Movie review: More laughs from bumbling spy in Johnny English Strikes Again

English comedian Rowan Atkinson's flair for physical comedy remains intact in his new movie, Johnny English Strikes Again.
English comedian Rowan Atkinson's flair for physical comedy remains intact in his new movie, Johnny English Strikes Again.PHOTO: UIP

Third film in the Johnny English franchise, which sees Rowan Atkinson playing a secret agent, offers mildly amusing moments

REVIEW / ACTION COMEDY

JOHNNY ENGLISH STRIKES AGAIN (PG)

89 minutes/Opens today/3 stars

The story: All the agents of MI7, the British intelligence service, have been exposed following a cyber attack. That leaves the out-of-commission Johnny English (Rowan Atkinson) as the only spy left to track down the mastermind. Faced with a digitally savvy villain, he and sidekick Angus Bough (Ben Miller) go old-school analogue.


There is something ageless about English comedian Atkinson.

He is probably best known internationally for playing the character Mr Bean, who is forever stumbling into one ridiculous situation after another. That character made his first appearance in 1990.

Twenty-eight years later, Atkinson is as spry and limber as ever at 63, if slightly greyer of hair.

And his flair for physical comedy remains intact.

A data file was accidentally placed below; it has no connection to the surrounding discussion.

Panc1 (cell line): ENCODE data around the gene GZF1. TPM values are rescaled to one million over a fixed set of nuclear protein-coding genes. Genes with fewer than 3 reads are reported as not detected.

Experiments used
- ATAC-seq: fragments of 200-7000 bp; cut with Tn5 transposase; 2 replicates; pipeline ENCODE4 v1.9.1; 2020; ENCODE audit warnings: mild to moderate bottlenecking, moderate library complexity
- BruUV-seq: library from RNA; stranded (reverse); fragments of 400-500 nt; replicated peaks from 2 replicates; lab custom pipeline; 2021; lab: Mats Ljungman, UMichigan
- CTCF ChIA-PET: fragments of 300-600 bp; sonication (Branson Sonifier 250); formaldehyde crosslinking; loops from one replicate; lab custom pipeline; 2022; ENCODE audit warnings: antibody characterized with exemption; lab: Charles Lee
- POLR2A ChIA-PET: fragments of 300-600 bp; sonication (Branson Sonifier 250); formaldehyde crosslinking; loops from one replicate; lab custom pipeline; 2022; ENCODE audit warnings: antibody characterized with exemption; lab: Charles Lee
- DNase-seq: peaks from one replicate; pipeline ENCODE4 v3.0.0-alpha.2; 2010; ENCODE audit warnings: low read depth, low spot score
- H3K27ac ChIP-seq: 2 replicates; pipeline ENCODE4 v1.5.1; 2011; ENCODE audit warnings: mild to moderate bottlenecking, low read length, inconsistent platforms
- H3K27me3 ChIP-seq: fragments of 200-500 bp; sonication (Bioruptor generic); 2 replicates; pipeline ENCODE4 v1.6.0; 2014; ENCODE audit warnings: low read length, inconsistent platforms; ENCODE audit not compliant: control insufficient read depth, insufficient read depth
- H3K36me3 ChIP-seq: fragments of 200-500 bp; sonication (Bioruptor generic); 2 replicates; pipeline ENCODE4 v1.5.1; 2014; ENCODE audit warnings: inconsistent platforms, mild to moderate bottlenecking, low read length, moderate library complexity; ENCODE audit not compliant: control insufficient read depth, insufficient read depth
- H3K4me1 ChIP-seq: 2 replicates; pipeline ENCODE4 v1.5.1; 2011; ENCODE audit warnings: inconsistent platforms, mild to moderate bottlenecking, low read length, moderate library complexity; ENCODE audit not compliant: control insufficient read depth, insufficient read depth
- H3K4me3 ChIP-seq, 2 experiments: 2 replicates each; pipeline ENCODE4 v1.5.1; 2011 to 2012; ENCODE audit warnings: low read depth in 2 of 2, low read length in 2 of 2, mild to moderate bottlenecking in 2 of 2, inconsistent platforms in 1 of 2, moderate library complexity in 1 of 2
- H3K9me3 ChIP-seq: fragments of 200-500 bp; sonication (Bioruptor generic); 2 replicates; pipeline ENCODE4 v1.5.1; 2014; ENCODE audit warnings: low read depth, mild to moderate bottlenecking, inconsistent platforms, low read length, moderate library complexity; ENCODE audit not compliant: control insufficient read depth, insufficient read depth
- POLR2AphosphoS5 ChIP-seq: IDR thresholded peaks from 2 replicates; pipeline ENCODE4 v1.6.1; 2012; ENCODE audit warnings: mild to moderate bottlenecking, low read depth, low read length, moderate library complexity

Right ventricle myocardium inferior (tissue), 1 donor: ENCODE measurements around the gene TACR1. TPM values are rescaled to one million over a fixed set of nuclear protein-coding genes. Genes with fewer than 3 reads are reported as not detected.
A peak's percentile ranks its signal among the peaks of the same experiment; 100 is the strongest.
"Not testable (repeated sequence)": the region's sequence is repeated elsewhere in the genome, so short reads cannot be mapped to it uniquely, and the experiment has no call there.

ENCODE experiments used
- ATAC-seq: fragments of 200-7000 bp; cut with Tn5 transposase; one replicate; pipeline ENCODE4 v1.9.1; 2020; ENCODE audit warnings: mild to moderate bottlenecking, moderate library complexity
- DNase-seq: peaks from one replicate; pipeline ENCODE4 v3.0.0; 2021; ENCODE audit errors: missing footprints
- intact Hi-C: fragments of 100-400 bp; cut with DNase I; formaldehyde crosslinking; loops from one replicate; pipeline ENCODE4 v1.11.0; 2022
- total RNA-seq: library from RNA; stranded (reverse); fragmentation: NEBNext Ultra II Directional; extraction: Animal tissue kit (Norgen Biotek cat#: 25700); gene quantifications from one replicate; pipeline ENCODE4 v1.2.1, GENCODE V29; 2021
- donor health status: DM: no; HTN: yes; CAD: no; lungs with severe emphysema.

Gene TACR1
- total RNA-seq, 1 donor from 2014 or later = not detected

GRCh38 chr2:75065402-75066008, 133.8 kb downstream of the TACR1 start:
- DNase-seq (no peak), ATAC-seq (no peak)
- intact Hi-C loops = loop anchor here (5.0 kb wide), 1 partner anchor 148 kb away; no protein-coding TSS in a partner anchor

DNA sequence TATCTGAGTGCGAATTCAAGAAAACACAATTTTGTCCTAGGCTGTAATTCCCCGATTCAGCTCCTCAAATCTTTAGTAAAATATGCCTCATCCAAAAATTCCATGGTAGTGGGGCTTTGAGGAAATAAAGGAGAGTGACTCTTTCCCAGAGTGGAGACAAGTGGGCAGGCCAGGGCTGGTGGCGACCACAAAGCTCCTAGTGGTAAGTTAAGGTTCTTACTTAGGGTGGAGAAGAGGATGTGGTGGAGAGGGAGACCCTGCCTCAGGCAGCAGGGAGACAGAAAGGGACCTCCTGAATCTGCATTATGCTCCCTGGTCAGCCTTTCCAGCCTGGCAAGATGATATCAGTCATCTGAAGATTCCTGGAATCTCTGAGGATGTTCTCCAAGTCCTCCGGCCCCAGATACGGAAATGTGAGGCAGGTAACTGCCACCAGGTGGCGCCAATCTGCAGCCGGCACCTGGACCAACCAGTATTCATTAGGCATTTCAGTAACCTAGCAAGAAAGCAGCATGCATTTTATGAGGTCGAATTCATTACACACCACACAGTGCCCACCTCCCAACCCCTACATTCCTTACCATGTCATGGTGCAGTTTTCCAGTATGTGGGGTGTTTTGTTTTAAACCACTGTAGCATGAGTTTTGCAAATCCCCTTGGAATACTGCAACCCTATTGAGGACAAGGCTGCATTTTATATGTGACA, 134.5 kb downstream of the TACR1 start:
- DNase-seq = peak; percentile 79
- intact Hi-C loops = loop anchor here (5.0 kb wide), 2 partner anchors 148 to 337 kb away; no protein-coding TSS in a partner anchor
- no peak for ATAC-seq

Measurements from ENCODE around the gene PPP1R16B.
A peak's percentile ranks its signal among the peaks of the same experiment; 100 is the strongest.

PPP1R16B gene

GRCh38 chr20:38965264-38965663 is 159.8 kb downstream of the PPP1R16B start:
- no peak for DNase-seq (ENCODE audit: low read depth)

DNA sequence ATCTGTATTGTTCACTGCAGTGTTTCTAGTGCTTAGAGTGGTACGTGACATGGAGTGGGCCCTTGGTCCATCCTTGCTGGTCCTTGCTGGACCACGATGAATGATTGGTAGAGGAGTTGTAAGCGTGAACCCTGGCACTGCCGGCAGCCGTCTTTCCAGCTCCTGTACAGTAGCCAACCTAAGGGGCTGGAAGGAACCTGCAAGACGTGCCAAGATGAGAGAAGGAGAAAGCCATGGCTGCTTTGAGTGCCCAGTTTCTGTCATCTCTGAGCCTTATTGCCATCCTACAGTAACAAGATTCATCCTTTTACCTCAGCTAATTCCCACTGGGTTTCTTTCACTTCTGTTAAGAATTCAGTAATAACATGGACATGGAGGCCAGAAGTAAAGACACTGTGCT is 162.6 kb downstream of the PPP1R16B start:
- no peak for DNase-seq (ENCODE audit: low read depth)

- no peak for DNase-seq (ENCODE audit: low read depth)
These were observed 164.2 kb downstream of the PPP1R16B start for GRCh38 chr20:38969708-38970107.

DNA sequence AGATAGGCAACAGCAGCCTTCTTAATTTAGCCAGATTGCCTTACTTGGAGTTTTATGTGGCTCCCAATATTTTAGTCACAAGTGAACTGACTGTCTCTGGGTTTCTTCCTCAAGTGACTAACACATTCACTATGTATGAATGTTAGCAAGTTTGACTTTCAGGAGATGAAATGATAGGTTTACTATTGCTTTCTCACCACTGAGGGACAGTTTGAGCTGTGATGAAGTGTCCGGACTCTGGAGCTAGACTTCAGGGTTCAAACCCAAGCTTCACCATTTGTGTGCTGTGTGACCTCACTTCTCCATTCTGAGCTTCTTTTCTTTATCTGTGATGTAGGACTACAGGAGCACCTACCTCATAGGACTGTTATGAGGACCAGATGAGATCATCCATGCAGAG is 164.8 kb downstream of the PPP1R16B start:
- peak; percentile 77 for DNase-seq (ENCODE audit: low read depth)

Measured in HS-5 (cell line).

In one scene, he twists and thrusts with great aplomb on the dance floor after taking some energy-boosting pills.

He can also be funny with just a small gesture.

When an inflatable boat swells up in a car, his face is smooshed against a window, leaving just an eyeball moving about.

As testament to his enduring popularity, the combined worldwide box office of the first two films in the franchise - Johnny English (2003) and Johnny English Reborn (2011) - is more than US$320 million.

The most inspired scene here is one in which English thinks he is in a virtual simulation inside a target's house, but he has actually wandered onto the streets of London and is smacking down hapless bystanders, including an old woman in a wheelchair.

Otherwise, the movie from director David Kerr (Inside No. 9, 2014 to 2018) does not veer far from being mildly amusing and pleasant enough.

Atkinson as the bumbling and fumbling English is well supported by Miller as his earnest and loyal sidekick.

Emma Thompson takes a break from more serious films and has fun playing the impatient and vainglorious British prime minister.

And appropriately enough for a spoof of suave spy flicks, Olga Kurylenko - the Bond girl in Quantum Of Solace (2008) - plays the femme fatale here.

In the finale, English gets suited up in a clunky coat of armour and tries to save the day, hobbling along at snail's pace. Not quite the shining knight.

A version of this article appeared in the print edition of The Straits Times on September 20, 2018, with the headline 'More laughs from bumbling spy'. Print Edition | Subscribe